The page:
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Ken Burns Still Has Faith in a Shared American Story

It cannot be said that Ken Burns is an unambitious filmmaker. He is, after all, a director who has spent 40 years making documentaries about truly foundational American subjects: the Civil War, Thomas Jefferson, jazz, the Roosevelts, baseball, the Brooklyn Bridge, the Vietnam War, country music. The list goes on. (And on. Think of an iconic American historical figure or event, and there’s a half-decent chance that Burns, 67, has made or is currently making a documentary about it.) But Burns’s greatest audacity might simply be his belief that the stories he tells about those biggies — and their attendant ambiguities, hopes and disappointments — can resonate with all Americans, across political or ideological divides. “It’s important for me to speak to everybody,” says Burns, whose documentary about another biggie, “Hemingway” (directed with Lynn Novick), premieres April 5 on PBS, “and to be able to try to remind us that we have things in common.”

In this moment, when there has been such a fracturing of any common American identity, has the project that you’re engaged in — of exploring fundamental national stories that might speak to all of us — become quixotic? That is really hard to answer. There was never a “project.” It was never like, Let’s do this. I’ve made films for more than 40 years on the U.S., but I’ve also made films about “us.” All of the intimacy of that two-letter lowercase plural pronoun and all the majesty and contradiction of the U.S. But the thing that I’ve learned is that there’s no “them.” This is what everybody does: make a distinction about “them.” It’s just us.

I understand what that means from a humanistic perspective but — But I got to sell newspapers, buddy!

But what does saying “There’s no them’’ mean for you practically as an American and a filmmaker? It’s easy to say “It’s just us,” but when you look around and see people willing to engage in racism, authoritarianism — it’s hard not to think that’s them. Is it wrong to do that? “There’s no them” requires discipline. It requires a nonreactive state, which is the state of observation. That’s part of a journalistic discipline. It is a difficult thing to do. You’ve described, in a journalistic question, the impulse to react and make distinctions. I don’t mean to call you into question. I’m not. It’s just that “There’s no them” is a form of self denial, of asceticism, that is important. My neighbor down the street believes in what is called the Big Lie — fervently. Do I make him “them” or do I struggle to not do that? The only answer that I know is, I struggle not to do that.


I’ve seen people ask you, given where the contemporary conversation is about race, if “The Civil War” would be done differently if you were to make it today. You’ve said it would, but not how. So how would it be different? I don’t know. It just would naturally be different. But not in any fundamental way. It was important to represent all the different voices that we represented. The most important thing about me talking about race now is to say that I am in a position where I have to be quiet. You have to be quiet. There are other voices that need to speak. The dismantling of white supremacy is not just white people continually talking about the dismantling of white supremacy. You have to shut up and listen. Shut the [expletive] up. So I can be a reporter. I can be an aggregator. I can be a distiller. But I wish the films to be populated with voices that are not my own. And I don’t mean just for representation, which is important, but for how you unpack all these things.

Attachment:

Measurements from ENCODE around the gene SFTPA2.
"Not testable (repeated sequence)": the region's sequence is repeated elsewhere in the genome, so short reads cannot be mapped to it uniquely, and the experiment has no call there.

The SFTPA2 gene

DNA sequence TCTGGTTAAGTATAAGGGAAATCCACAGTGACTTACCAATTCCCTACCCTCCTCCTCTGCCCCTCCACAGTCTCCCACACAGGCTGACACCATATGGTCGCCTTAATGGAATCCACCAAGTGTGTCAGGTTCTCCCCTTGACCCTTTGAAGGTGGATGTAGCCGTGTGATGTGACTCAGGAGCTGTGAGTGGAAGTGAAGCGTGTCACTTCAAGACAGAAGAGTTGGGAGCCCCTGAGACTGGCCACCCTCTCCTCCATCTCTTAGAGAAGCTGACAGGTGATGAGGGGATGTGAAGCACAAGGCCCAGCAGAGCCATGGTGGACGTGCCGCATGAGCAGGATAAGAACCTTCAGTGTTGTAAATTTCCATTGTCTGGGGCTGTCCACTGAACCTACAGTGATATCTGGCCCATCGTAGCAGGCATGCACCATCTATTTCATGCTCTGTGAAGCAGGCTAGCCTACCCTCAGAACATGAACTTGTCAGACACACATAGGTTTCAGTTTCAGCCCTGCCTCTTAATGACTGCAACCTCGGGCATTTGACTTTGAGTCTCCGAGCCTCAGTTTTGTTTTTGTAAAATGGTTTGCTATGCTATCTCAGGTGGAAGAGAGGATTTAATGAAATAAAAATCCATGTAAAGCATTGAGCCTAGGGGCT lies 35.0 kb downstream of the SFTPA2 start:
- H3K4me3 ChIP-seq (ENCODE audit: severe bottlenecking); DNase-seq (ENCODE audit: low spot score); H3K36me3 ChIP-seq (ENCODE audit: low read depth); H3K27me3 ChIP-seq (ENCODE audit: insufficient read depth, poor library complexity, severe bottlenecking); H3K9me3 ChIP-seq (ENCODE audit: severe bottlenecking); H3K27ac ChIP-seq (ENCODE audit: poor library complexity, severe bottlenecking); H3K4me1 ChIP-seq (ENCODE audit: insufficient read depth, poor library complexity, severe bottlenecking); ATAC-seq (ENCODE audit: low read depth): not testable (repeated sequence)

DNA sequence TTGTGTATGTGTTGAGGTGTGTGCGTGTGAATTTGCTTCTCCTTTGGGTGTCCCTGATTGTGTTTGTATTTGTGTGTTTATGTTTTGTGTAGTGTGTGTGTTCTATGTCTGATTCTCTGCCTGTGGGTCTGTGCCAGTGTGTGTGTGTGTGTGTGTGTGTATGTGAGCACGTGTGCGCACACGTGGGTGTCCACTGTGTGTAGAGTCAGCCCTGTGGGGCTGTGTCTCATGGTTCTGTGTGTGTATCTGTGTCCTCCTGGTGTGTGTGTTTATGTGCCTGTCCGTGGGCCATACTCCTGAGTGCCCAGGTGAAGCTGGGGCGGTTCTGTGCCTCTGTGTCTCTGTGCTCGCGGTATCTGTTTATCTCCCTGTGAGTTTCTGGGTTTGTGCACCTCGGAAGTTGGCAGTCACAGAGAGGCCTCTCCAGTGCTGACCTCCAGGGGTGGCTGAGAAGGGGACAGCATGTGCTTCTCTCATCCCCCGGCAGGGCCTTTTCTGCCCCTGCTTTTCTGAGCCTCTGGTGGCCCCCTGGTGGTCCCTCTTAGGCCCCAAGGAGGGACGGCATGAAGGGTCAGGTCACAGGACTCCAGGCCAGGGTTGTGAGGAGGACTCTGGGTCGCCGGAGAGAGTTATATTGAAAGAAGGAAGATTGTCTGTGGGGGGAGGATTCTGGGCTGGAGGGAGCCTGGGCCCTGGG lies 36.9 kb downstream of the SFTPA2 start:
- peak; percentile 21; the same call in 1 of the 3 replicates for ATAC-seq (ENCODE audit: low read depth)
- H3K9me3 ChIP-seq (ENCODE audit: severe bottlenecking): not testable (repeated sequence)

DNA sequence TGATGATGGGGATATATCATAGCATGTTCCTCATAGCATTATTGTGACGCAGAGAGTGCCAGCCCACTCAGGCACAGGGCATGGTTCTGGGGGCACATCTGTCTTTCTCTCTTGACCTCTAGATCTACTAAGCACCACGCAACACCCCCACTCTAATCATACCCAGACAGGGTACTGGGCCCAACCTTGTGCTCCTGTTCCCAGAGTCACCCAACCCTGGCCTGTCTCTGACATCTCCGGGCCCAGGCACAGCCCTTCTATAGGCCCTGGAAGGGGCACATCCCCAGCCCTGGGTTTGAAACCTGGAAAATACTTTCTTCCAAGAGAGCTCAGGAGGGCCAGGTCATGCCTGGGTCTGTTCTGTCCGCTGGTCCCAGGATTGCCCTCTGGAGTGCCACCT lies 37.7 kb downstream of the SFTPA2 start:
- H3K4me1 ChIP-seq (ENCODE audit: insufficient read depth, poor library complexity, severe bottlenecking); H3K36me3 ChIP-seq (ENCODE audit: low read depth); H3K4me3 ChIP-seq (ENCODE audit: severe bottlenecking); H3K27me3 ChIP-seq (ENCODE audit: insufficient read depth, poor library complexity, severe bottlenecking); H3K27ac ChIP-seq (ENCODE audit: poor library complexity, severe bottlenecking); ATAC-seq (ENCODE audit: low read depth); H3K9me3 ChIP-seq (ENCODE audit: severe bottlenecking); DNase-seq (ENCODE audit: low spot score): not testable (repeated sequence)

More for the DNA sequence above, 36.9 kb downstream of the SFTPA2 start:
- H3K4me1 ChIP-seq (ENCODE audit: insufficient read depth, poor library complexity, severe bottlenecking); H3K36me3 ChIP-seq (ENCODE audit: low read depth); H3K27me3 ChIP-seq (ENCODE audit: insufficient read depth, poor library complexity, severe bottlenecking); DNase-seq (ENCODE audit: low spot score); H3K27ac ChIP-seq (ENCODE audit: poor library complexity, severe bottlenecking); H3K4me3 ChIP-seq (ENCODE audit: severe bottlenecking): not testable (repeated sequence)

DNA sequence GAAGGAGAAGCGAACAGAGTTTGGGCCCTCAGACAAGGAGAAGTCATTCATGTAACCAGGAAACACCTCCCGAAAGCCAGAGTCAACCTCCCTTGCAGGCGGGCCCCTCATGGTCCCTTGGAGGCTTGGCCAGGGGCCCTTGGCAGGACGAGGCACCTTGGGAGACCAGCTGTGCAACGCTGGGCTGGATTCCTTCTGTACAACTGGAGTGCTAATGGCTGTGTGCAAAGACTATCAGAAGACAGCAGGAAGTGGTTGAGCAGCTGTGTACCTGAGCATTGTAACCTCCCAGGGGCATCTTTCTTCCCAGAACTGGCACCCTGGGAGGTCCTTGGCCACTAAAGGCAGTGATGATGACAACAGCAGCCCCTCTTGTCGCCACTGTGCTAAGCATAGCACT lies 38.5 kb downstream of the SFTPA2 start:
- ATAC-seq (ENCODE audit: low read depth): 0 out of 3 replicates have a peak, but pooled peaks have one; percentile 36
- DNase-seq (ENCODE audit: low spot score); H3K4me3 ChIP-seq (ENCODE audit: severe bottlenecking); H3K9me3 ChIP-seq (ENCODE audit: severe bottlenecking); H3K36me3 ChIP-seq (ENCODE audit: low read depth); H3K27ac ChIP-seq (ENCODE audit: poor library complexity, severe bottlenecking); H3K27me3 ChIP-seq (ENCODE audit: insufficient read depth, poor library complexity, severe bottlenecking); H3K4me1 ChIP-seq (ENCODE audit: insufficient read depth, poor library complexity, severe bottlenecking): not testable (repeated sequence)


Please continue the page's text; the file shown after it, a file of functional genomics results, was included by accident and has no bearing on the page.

Along those lines, are there stories relating to race — or any subject — that you think are not yours to tell? That’s legitimate, but I’m drawn to what I’m drawn to. I don’t go looking for race, but we have two projects going: Also on tap are films about Benjamin Franklin, the American Revolution and Leonardo da Vinci. One — it’ll be out in September — is a history of Muhammad Ali. We’re also working on a big series which I’m calling “From Emancipation to Exodus.” Reconstruction is the heart of it — actually, the failure of Reconstruction. It’s important that we not resegregate ourselves and our narratives. So, for example, we were taking what was, with the Civil War, a white narrative and saying, Uh-uh. Frederick Douglass has a position of centrality. Spottswood Rice, An enslaved man who escaped and joined the Union Army. has a position of centrality. People talk about the avuncular Shelby Foote The Mississippi writer and historian whose storytelling and narration made him a star of “The Civil War.” Foote has been criticized for an overly romantic, nostalgic view of the Southern Confederacy, as if he represented a Southern bias. He represented a Southern perspective, and had his own biases, but what’s remembered from the film is Barbara Fields’s comment that the Civil War is still going on and regrettably can still be lost. That’s one of the last moments of the film, and that’s what’s being replayed constantly since Charlottesville.

You bring that Barbara Fields quote up a lot in interviews. But the literal closing lines in “The Civil War” are spoken by Shelby Foote, quoting the bittersweet writing of a Confederate veteran. Do you ever wish you’d switched who got the last word? No. I tried it. It doesn’t work. It took the film out of a historical dynamic and placed it in another one. In the penultimate position, Barbara Fields’s comment works perfectly because it feeds into an ending in which the Shelby Foote quote is a release. It’s like music. Whatever the last note is, usually you sustain it. Barbara’s note wouldn’t sustain and wouldn’t have had the power that it has if it wasn’t buffered by this other thing that permitted you to leave the song, if I can extend the analogy.

Read entire article at New York Times